A girl was struck by a foul ball at Yankee Stadium and carried out from the stands Wednesday afternoon, an incident that will likely spur more calls for the New York Yankees to extend protective netting behind home plate.
Just six weeks after the Yankees said they would "seriously explore" extending the netting before the 2018 season following a similar incident, a girl was struck by a 105 mph foul ball off the bat of Todd Frazier in the bottom of the fifth inning.
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The game against the Minnesota Twins was delayed for about 4 minutes minutes while she was attended to and then carried from the seats as players from both teams reacted. Frazier took a knee as she was carried away.
Child appeared responsive as an older gentleman carried the child out of view. A fan seated nearby gave thumb's up in Frazier direction.— Mike Berardino (@MikeBerardino) September 20, 2017
Twins center fielder Byron Buxton prayed in the outfield and teammate Eduardo Escobar was reportedly crying.
"I thought of my kids," Said Frazier after the game, still shaken. "I have two kids under 3 years old and I just hope she's all right. I know the dad or whoever it was that was with them was trying their hardest, but the ball's coming at 120 miles an hour at them and the ball's hooking. So it's like if you've never seen a ball like that, which most people in the world haven't, it's very tough."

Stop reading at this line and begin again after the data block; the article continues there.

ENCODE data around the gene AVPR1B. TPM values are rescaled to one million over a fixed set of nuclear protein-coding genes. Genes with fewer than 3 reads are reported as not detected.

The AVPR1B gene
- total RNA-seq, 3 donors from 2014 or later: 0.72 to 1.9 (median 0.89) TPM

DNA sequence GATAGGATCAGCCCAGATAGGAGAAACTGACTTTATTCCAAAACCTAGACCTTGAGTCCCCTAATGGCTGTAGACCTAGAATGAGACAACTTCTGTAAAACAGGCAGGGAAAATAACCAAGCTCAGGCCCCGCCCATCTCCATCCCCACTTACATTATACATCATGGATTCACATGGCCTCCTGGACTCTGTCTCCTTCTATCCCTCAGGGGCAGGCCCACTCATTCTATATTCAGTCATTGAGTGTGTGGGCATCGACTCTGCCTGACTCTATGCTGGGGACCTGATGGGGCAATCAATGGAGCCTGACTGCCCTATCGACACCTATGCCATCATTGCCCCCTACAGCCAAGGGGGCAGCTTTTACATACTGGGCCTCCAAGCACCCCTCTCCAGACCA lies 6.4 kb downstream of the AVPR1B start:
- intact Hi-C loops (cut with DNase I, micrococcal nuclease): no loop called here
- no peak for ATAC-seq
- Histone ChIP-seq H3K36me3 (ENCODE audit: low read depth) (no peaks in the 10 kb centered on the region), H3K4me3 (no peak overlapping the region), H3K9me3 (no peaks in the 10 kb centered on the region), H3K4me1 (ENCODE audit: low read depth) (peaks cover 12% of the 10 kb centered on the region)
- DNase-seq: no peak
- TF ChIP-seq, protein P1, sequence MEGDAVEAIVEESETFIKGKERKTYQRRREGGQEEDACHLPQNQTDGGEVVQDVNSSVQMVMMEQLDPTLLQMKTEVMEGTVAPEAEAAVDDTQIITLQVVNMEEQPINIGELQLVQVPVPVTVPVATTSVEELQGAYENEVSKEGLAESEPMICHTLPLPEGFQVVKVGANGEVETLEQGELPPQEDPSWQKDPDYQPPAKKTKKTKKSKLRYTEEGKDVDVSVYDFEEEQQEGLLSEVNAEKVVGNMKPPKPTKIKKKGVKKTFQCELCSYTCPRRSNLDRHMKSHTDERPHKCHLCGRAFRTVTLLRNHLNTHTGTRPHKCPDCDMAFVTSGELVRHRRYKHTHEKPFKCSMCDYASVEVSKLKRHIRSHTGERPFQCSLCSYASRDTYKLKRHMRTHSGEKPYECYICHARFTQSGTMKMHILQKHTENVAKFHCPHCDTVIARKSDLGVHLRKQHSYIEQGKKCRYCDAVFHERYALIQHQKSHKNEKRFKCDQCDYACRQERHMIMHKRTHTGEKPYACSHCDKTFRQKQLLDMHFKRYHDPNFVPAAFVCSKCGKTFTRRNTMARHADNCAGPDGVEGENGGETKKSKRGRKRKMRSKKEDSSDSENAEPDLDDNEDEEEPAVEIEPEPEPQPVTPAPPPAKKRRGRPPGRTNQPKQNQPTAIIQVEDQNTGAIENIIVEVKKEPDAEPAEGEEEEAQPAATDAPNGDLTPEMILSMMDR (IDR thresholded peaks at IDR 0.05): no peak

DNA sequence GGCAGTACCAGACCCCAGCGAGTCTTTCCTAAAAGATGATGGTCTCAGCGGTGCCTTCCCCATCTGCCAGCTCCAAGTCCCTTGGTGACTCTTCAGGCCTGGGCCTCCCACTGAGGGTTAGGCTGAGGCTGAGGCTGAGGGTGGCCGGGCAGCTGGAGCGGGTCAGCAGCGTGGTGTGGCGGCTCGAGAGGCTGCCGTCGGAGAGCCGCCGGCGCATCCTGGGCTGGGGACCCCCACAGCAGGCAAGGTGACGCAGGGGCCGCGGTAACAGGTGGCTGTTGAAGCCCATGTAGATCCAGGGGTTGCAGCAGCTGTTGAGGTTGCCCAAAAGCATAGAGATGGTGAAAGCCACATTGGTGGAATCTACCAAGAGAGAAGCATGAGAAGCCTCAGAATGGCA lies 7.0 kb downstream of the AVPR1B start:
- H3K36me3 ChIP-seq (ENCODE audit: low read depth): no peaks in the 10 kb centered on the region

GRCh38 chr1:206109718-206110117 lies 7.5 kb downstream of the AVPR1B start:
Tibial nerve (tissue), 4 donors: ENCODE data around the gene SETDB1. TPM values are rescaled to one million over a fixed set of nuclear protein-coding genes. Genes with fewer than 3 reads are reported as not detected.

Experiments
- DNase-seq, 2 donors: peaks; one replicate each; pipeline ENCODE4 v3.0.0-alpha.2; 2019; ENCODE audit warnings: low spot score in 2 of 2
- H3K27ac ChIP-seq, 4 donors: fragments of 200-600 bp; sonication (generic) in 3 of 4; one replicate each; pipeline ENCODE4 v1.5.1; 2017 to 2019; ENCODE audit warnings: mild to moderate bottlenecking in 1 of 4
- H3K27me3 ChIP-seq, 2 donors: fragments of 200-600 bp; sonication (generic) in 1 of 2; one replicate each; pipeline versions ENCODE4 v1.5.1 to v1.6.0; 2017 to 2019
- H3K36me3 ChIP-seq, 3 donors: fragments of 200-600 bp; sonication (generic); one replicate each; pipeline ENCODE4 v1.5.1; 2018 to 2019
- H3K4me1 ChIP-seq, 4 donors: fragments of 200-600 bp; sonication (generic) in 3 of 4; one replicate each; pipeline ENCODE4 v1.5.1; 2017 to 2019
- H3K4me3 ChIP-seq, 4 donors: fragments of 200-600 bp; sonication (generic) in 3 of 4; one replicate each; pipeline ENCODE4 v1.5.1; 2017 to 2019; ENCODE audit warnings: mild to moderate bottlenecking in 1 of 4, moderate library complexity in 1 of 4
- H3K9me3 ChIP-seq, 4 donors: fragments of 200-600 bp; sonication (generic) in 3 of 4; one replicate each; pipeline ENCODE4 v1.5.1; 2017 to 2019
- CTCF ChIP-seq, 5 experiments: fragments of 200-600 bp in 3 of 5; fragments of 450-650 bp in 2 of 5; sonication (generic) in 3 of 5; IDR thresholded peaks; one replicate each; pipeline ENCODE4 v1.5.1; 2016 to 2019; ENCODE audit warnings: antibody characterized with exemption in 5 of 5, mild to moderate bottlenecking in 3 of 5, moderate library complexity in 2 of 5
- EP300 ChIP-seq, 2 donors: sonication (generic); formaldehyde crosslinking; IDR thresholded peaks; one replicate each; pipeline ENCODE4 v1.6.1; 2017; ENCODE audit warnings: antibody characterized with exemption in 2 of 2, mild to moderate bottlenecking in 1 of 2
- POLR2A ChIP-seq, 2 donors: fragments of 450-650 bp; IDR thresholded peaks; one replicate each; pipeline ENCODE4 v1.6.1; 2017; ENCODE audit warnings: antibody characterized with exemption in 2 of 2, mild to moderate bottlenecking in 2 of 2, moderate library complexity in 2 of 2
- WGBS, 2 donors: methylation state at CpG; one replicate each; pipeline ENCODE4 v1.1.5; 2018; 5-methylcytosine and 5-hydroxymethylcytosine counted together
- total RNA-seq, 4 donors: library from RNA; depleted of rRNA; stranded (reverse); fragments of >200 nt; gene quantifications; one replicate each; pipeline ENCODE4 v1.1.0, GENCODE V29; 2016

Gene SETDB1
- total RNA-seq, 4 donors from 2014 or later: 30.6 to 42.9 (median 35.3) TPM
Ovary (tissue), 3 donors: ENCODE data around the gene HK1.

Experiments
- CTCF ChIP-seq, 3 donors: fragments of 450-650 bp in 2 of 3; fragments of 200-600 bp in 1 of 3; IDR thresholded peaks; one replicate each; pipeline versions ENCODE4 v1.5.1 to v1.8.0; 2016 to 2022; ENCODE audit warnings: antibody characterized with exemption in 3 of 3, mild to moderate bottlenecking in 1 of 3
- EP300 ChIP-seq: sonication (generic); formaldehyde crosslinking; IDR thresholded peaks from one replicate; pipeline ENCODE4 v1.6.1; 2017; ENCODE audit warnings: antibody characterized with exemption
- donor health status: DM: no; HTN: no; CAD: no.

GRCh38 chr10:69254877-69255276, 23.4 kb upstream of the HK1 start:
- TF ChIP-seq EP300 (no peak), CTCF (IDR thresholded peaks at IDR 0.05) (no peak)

''The child who was struck with a batted ball today was given first aid at the ballpark and is receiving medical attention at an area hospital," the Yankees said in a written statement. "The federal Health Insurance Portability and Accountability Act, known as HIPAA, prevents the team from giving more information. We will have no further comment at this time.''
At a July 25 game, an Aaron Judge foul ball - clocked at 105 mph - struck a fan in the head and he required emergency response.
Following that incident, the Yankees said they were consulting with manufacturing and design firms on how to extend the netting at their stadium.
In the wake of a grim 2015 accident in which a woman at Boston's Fenway Park was struck in the head by a flying piece of a broken bat, Major League Baseball issued recommendations - but not requirements - for clubs to install protective netting. Many clubs proceeded to do so, most recently the New York Mets following July's All-Star break.
The Mets extended the 30-foot protective netting by four sections on either side of home plate. Two sections beyond the dugouts have an 8-foot net.
"We've been trying to get these teams to put nets up," said Twins second baseman Brian Dozier said. "Number one, you don't bring kids down there. And number two, every stadium needs to have nets. That's it. I don't care about the damn view of the fan or what. It's all about safety. I still have a knot in my stomach."
Said MLB Commisioner Rob Manfred on July 27: “We continually are talking to the individual clubs about what they should be doing in each of their stadiums I think the reluctance to do it on a league-wide basis only relates to the difficulty of having a single rule that fits 30 stadiums that obviously are not designed the same way.”
Said Yankees manager Joe Girardi: "I'm for making everything as safe as possible for everyone at the ballpark — players, too."
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